Discussing the role of the pro-Israel lobby in forming US Middle East policy is perilous. I’ve heard hundreds of stories from fellow advocates, colleagues on Capitol Hill, and journalists who have learned that lesson the hard way. Rep. Ilhan Omar (D-MN) has once again brought that peril on herself.
Responding to journalist Glenn Greenwald’s comments about the amount of energy Congress spends defending Israel, Omar tweeted, “It’s all about the Benjamins baby.” When the Forward’s opinion editor asked her who she thought was “paying off” members of Congress to support Israel, Omar tweeted “AIPAC.”
The backlash was swift and powerful. Criticism and denunciation of Omar’s tweet as anti-Semitic came from all directions, left and right. It culminated with leading Democrats denouncing the new congresswoman and Omar’s apology. Omar’s initial comments evoked for many the image of Jews nefariously controlling a political agenda with their money, an old and sordidly familiar anti-Semitic trope.
Having been through this sort of thing before when she had to apologize for a tweet evoking the trope of subtle Jewish power by saying that Israel had hypnotized the world, Omar might have known better than to tweet so flippantly on a subject that requires significant nuance.
The new report from the Chicago Council on Public Affairs on U.S. public opinion toward the Israel-Palestine conflict rings a familiar tone. It tells us that Americans support a two-state solution, see Israel as an important U.S. ally, and believe the United States should not take sides in the conflict. It fails to drill down on many of these questions, leaving many responses ambiguous, but it does provide a few interesting nuggets about the views of U.S. citizens.
As one would expect, the survey found that Americans valued the relationship with Israel: 73 percent said the economic relationship with Israel was important and 78 percent said the security relationship was important. But in neither case was Israel particularly special in the affection it got from the public. Read more at LobeLog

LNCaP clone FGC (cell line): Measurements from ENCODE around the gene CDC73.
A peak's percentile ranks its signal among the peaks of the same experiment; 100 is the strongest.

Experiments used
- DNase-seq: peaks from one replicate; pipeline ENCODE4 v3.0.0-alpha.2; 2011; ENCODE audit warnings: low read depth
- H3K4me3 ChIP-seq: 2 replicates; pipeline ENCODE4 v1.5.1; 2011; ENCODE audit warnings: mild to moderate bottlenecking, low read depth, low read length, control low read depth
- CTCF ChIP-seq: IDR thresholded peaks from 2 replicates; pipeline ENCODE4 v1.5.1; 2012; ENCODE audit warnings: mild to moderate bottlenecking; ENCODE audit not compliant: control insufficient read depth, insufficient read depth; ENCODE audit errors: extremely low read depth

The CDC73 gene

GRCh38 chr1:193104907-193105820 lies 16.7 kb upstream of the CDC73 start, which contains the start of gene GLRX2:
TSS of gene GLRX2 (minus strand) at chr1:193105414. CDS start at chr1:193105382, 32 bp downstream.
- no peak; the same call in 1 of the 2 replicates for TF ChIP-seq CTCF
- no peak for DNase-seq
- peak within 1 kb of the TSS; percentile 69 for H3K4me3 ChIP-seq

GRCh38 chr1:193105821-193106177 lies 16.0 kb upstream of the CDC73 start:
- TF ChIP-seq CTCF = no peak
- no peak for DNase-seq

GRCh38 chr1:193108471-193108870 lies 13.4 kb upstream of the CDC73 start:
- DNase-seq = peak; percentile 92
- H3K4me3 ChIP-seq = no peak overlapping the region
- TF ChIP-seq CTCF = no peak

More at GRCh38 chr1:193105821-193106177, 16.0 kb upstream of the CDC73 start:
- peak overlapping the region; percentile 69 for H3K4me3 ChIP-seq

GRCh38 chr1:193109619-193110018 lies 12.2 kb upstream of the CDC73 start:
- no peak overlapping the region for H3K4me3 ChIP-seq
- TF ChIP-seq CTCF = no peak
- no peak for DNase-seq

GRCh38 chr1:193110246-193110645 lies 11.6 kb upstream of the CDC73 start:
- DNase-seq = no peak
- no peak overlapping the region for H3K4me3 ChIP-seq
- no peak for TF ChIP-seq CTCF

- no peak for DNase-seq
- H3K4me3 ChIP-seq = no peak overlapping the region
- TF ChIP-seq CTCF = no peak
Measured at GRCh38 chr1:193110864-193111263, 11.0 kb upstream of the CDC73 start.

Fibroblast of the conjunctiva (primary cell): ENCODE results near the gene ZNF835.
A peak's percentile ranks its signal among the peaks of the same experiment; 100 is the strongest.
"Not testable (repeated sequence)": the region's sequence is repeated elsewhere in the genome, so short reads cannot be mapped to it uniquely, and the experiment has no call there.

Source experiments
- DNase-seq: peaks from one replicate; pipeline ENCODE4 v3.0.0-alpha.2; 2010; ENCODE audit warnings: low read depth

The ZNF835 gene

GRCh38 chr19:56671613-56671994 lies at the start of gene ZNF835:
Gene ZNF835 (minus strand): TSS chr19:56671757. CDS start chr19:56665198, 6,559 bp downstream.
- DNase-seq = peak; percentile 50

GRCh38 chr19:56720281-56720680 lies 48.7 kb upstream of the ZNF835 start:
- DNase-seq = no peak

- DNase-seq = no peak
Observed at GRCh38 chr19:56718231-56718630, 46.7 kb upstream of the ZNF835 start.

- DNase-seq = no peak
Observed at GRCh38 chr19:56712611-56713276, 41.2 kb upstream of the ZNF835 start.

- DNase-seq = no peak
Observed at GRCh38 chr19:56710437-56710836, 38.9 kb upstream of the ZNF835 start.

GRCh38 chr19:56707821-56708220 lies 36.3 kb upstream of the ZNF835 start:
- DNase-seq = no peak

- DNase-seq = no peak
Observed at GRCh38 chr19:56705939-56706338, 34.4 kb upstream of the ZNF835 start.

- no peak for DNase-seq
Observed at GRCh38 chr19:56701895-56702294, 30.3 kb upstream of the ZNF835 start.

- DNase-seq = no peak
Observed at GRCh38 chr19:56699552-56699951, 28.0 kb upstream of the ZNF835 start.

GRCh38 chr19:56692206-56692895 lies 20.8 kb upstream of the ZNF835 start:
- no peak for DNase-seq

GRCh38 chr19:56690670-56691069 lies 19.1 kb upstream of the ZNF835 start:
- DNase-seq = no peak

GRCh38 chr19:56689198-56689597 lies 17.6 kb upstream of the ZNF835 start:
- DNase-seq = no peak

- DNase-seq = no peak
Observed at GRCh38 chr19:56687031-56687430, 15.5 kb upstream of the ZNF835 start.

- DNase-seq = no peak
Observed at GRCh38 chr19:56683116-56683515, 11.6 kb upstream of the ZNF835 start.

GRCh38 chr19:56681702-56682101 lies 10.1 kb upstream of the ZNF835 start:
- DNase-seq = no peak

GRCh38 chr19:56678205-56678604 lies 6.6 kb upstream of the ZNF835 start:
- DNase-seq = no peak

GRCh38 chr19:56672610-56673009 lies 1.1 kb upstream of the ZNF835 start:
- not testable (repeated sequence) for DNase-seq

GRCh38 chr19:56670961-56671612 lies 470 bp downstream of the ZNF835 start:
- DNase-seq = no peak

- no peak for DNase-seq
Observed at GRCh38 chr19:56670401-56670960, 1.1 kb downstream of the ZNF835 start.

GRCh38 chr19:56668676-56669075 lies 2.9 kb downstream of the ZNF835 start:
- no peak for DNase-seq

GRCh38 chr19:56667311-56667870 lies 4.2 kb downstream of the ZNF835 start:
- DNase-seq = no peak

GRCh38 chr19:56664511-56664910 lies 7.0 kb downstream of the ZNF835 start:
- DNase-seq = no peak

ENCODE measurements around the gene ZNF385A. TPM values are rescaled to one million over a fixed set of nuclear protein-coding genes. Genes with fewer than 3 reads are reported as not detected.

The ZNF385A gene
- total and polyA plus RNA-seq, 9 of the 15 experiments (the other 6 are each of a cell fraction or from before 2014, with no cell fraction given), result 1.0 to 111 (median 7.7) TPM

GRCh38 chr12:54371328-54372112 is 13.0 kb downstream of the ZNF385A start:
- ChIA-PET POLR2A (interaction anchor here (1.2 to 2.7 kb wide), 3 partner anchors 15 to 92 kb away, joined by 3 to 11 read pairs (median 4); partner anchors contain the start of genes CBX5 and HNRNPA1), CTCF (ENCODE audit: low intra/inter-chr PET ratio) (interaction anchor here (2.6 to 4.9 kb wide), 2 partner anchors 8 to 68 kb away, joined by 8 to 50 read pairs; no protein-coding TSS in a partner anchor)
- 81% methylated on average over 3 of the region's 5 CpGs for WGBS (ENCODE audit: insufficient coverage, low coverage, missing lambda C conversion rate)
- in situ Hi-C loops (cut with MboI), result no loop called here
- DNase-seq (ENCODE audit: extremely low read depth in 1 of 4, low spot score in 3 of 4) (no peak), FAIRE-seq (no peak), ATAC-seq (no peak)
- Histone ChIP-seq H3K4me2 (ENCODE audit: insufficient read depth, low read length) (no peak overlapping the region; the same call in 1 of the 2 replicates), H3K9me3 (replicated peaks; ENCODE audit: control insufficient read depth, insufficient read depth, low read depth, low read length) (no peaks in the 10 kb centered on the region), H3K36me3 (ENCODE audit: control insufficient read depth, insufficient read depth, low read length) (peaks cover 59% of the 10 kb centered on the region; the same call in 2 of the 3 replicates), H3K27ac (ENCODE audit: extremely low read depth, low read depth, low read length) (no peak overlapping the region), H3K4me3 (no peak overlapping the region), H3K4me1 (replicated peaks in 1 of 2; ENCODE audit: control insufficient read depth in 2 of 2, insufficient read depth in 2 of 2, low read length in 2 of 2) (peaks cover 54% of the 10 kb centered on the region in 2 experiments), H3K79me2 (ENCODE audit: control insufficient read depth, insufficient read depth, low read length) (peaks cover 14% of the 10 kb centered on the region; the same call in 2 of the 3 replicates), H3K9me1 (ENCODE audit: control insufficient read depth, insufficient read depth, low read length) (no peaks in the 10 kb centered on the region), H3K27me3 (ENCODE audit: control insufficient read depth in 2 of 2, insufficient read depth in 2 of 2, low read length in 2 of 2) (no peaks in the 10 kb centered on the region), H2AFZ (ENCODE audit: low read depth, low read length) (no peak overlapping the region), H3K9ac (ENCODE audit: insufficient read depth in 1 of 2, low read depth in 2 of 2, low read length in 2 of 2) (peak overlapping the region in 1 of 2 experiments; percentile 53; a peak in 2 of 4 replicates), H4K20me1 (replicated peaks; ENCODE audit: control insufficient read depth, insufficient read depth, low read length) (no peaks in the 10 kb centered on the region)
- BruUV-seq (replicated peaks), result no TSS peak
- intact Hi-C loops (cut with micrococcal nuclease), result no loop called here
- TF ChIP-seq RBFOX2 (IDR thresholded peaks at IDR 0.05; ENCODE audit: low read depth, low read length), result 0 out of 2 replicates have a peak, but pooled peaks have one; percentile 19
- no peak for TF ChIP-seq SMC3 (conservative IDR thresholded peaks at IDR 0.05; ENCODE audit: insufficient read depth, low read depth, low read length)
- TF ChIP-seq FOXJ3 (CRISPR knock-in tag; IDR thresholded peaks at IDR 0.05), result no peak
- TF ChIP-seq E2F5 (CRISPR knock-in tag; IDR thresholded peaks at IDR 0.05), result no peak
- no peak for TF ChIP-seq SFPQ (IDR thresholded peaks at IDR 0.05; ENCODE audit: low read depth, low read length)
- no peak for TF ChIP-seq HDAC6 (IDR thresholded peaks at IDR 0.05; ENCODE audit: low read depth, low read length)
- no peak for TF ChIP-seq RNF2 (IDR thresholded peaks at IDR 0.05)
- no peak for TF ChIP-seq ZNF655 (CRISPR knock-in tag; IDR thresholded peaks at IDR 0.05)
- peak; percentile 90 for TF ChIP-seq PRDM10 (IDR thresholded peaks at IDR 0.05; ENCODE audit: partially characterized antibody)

In my piece this week at Souciant, I look at the rather ludicrous controversy around the Center for American Progress regarding a blogger’s use of the term “Israel-firster” to describe people whose view of US foreign policy is driven by their (or Netanyahu’s) view of Israel’s strategic interests. It’s a phony argument meant to extend the right-wing campaign against CAP, and it seems to have had some success. That is something that not only liberals, but anyone who believes in free and open political debate should take very seriously.
In my latest piece for Souciant, I deal with the question of why three key Obama officials, all of whom are keenly aware of American Jewish politics, chose this time to make controversial statements regarding Israel and its conflicts. There just might be a small dot of hope there.
Also, in a similar vein, POLITICO journalist Ben Smith has an excellent piece on some of my colleagues at the Center for American Progress and Media Matters and the effect they are starting to have on the Democratic Party.